Sergio Mottura Grechetto Latour a Civitella
Filmed in the Napa and Sonoma valleys, "Bottle Shock" takes a romantic view of winemaking and the significance of that long-ago tasting in France (1976) where Chateau Montelena a small American winery bested the supreme French wines of the time and sent the wine industry on its head - putting California wines on the map for good. Based on a true story, Bottle Shock chronicles the events leading up to the famous 'Judgment of Paris' tastings, told through the lives of father and son, Jim and Bo Barrett.
A former real estate attorney, Jim sacrificed everything to realize his dream of creating the perfect hand-crafted chardonnay. His business, however, is struggling, and he's not only trying to overcome differences with his stoner son, but is also fighting off the banks.
Meanwhile in Paris, unwitting British wine shop owner Steven Spurrier hopes to revive his own failing business by sponsoring a competition (blind tasting) which will pit the traditional French powerhouse against the California upstarts.
Little did Steven and Jim realize that they were both on course to change the history of wine forever. Bottle shock delivers something for everyone...romance, intrigue,patriotism, and of course WINE. Its amazing to see how hard it was for the California wine maker in 1976 struggling to make ends meat...and being thought of as "hicks"...and to see the powerhouse California wine makers have become in 25 years.
God Bless America!!
Buy Bottle Shock at Amazon
View a trailer on youtube.
Chinon 1996, Clos de l'Olive, Couly-Dutheil
Remarkably youthful. On opening it tries to say too much at once, having been bottled up for over a decade. But the aromatics were staggering from the first pour. Subtle bell pepper as a base, layers of spring flowers, comfrey, camomile, and on top of the pyramid, a sweet and perfectly ripe red cherry-plum. The mouth kicked in after an hour, when the wine attained something reasonably close to perfection. Drunk with ossobuco, with olives.
Chinon 2003, Theleme, Pascal et Alain Lorieux
After two hours in a carafe, this still has a remarkable vibrancy and youthful vigour. Those who believe cabernet franc cannot produce great wine (aside from Cheval Blanc) should decant a bottle of this, and revel in the sheer intensity and richness of the fruit - dark, serious, sanguine. The tannin is solid, and the acidity is just enough to maintain an exceptional freshness. Bordeaux lovers, take note: This is really good.
I think I'm usually pretty lucky. There are some things that haunt wine lovers. Corked wines. Premature oxidation of white Burgundies (and, some are now sinisterly saying, of Alsaces perhaps and next, who knows, Muscadet?). Brettanomyces. Other sundry flaws that leave you aghast and pouring out glass and bottle into the nearest drain. I don't usually run into those specters. My corked bottle rate is so low you'd think I had some kind of saran wrap secretly hidden in my fingers.*
But recently, alas, my luck was out. I had the most alarmingly, awfully flawed bottle of wine I have perhaps ever had the misfortune to taste.
2003 Léon Barral Faugères Tradition. Now, I had the 2005 version of this usually lovely and straightforward wine a few weeks ago. It was, well, lovely and straightforward.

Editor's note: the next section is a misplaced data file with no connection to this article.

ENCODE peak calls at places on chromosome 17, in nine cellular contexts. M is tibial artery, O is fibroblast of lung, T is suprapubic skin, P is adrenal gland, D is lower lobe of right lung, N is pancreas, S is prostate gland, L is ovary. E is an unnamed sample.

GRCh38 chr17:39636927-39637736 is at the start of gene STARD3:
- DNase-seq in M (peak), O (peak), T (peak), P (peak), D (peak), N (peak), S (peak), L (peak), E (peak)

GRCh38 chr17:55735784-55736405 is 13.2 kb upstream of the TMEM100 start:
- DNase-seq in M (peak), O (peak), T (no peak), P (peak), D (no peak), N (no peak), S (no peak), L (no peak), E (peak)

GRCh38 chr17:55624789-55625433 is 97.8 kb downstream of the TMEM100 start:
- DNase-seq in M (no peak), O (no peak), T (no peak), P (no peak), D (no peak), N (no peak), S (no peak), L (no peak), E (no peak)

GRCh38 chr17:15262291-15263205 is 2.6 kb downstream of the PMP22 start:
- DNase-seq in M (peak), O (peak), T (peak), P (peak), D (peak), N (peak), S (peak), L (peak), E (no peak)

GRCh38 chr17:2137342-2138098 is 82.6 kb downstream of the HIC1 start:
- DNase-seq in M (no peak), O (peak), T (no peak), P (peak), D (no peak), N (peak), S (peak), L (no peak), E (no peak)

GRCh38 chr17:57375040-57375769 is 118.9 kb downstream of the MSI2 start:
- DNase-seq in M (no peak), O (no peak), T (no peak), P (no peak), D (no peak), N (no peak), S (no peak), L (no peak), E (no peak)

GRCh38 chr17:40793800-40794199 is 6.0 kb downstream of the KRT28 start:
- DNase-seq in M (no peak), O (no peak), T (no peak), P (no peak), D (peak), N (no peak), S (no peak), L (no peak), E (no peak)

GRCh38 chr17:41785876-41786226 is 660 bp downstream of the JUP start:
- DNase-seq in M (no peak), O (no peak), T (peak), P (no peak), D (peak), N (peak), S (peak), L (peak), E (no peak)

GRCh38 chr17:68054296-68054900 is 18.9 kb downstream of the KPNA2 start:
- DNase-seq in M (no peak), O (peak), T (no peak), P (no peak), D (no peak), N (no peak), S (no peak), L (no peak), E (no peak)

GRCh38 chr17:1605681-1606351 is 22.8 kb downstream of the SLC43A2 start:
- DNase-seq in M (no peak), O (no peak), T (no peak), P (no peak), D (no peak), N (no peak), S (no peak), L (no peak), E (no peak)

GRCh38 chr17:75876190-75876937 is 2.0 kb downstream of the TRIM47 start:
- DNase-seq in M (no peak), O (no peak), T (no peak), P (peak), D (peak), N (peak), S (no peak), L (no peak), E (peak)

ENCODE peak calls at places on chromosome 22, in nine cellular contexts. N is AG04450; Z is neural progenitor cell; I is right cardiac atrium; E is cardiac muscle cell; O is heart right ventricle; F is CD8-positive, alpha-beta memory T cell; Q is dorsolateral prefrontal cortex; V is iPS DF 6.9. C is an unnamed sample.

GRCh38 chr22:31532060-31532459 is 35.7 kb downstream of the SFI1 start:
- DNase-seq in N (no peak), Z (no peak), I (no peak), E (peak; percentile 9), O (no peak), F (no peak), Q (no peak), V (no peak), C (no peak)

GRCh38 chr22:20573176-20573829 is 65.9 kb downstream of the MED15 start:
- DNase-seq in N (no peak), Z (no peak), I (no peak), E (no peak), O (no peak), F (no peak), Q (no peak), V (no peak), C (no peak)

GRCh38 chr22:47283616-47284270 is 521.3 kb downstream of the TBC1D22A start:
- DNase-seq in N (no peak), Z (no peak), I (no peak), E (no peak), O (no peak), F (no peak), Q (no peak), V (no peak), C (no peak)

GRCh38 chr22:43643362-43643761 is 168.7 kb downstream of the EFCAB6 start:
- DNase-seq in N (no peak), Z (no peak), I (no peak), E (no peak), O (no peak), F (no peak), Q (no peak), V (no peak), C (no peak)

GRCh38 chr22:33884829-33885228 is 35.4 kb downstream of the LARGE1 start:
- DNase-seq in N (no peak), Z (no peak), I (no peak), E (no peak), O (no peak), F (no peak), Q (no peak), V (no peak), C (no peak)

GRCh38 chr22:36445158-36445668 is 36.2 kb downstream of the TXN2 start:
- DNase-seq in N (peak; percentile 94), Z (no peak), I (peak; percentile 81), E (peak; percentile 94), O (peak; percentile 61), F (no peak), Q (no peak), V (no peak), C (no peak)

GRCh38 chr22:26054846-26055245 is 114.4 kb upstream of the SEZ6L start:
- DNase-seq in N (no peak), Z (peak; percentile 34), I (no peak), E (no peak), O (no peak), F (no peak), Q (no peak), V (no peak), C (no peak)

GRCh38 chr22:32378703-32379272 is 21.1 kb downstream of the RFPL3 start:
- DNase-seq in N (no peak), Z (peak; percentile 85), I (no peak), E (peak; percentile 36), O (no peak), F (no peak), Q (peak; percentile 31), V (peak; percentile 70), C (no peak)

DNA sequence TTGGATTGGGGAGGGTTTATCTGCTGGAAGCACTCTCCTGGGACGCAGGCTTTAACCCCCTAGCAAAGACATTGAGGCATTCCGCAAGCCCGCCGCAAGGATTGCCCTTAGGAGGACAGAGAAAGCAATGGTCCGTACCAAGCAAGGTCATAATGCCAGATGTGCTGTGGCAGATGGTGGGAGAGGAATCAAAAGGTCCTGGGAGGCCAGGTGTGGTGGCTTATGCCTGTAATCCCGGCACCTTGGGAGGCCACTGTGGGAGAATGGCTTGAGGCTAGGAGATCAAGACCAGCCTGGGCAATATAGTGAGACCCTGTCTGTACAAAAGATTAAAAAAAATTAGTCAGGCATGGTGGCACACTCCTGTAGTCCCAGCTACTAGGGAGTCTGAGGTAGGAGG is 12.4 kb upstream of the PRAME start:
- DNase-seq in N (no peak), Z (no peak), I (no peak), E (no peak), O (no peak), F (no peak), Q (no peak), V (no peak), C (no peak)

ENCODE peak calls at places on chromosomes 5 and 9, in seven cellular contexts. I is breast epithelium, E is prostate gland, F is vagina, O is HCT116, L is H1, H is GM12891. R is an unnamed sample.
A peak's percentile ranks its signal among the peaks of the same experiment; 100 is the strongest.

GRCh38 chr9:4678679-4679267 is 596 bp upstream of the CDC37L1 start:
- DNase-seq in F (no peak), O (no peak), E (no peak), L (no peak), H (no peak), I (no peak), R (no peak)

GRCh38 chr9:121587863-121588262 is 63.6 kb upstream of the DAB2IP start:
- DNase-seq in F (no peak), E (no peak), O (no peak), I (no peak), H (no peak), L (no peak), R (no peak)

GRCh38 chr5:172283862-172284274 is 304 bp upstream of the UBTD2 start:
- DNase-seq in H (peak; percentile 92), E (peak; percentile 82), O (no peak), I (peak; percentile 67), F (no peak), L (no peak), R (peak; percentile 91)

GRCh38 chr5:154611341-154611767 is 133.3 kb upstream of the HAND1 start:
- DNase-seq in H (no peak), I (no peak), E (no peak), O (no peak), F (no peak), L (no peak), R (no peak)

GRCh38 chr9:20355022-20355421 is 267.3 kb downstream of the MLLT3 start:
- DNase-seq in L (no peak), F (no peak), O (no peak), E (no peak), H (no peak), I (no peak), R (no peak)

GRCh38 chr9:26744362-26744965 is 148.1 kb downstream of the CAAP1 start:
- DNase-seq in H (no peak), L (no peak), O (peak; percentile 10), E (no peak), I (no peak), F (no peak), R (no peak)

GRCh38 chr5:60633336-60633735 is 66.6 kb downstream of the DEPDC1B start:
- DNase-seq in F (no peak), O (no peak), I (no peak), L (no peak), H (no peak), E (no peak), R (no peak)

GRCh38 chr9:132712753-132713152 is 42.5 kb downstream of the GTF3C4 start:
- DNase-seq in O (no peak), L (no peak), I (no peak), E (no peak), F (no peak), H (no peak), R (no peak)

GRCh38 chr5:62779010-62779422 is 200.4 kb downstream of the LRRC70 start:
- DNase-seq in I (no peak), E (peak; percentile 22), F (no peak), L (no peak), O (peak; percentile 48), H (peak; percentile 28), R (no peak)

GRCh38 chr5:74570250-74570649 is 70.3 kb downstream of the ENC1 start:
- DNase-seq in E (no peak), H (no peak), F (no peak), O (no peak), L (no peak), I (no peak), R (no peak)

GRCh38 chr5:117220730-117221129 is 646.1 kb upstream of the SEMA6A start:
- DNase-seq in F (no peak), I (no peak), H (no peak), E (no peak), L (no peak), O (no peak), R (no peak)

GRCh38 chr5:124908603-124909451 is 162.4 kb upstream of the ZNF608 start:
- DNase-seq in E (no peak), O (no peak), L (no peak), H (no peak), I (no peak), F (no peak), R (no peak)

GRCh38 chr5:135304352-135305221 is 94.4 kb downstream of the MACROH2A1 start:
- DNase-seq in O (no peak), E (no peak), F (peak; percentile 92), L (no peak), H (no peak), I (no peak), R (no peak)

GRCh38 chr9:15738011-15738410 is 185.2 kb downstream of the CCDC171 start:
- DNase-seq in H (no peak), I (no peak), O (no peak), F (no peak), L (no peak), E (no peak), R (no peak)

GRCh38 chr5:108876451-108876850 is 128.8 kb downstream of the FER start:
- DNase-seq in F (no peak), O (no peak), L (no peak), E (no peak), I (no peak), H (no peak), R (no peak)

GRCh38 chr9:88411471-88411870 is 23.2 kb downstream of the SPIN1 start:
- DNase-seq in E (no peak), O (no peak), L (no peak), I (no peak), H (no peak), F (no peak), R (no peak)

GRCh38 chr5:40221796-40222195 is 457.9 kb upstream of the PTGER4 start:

Flash forward to its 2003 incarnation. Uh, oops! Who poured nail polish remover into my Faugères? The nose was acetone and ungainly. It could only be less marked on the palate, I reasoned in my benightedness. Slurp. Ugh, no! It was in fact worse. Along with the nail polish remover taste was a dirty, rotten uncleanness in the background, hovering and killing all fruit and pleasure.
For once, for me, one sip was enough.
*For, as old wino's tales tell us, dipping saran wrap into a glass of corked wine whisks away the corkiness (along with some fruit and other flavor components, but you can't have everything).
There are four key pieces of legislation moving their way through the Virginia legislature that impact the Commonwealth’s wineries. They are briefly detailed below, and for what it is worth, all of this information is available through the Virginia Legislative Information System which can be accessed here.
HB2071 and SB1033. Both bills are in identical form (one on the House side, the other on the Senate), and would amend Section 15.2-2288.3 of the Virginia Code to require localities to take into consideration the agricultural nature of farm wineries before attempting to restrict the on-site marketing and sale of wine. The legislation was sponsored by Delegate Ed Scott (R-Culpeper) and Senator Emmett Hanger (R-Augusta) in the House and Senate, respectively. The full text of HB2071 and SB1033 can be accessed here and here, respectively.
HB2606. This bill would have have permitted further regulation of farm wineries operating under so-called urban county governance. Interestingly, there is only one such county in Virginia: Fairfax County. Even more interesting, is the long, tortured history involving the single winery trying to open its doors in Fairfax County. That winery’s fate is still uncertain, but this legislation was part of this drama as you can read here. There has been strong opposition to this bill in Virginia, arising from concerns of legislative/regulatory creep. Fortunately, for the Virginia wine industry, the House Agriculture, Chesapeake and Natural Resources Committee voted to pass the bill by indefinitely on a voice vote Wednesday morning. And apparently, much credit must be given to Delegates Chris Saxman (R-Staunton) and Bobby Orrock (R-Caroline) who worked hard to support the Virginia wine industry. The full text of HB 2606 can be accessed here.